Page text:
This is a vivid, wide-ranging and engrossing account of Scotland's history, composed of eye-witness accounts by those who experienced it first-hand. Contributors range from Tacitus, Mary Queen of Scots and Oliver Cromwell to Adam Smith, David Livingstone and Billy Connolly. These include not just key historic moments - from Bannockburn to the opening of the new parliament in 1999, but testimonies like that of the eight-year-old factory worker who was dangled by his ear out of a third-floor window for making a mistake; the survivors of Culloden, who wished perhaps that they had died on the field; the breakthrough moment for John Logie Baird, inventor of television; and, the genesis of great works of literature recorded by Conan Doyle, Stevenson and the editor of "Encyclopaedia Britannica".From the battlefield to the sports field, we have moments of glory or disaster, along with wonderfully readable insights into the everyday life of Scotland through the millennia. This is living, accessible history told by crofters, criminals, servants, house-wives, poets, journalists, nurses, politicians, prisoners, comedians, sportsmen and many more.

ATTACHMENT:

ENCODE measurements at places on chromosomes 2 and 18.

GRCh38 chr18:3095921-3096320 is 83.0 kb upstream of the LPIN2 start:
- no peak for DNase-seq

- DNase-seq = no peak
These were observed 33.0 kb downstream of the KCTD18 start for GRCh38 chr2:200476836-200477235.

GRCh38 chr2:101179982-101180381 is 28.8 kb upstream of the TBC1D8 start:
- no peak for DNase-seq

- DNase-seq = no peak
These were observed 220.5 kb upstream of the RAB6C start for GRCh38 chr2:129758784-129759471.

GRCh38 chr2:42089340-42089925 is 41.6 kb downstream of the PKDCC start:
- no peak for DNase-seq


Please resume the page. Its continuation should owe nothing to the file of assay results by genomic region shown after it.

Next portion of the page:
Rosemary Goring took a degree in Economics and Social History at St Andrews University. She started her career in publishing in the role of in-house editor for Chambers Biographical Dictionary and has since edited and written for many reference books, among them the Larousse Dictionaries of Writers and Literary Characters. She was Literary Editor of Scotland on Sunday for several years before becoming Literary Editor of the Herald.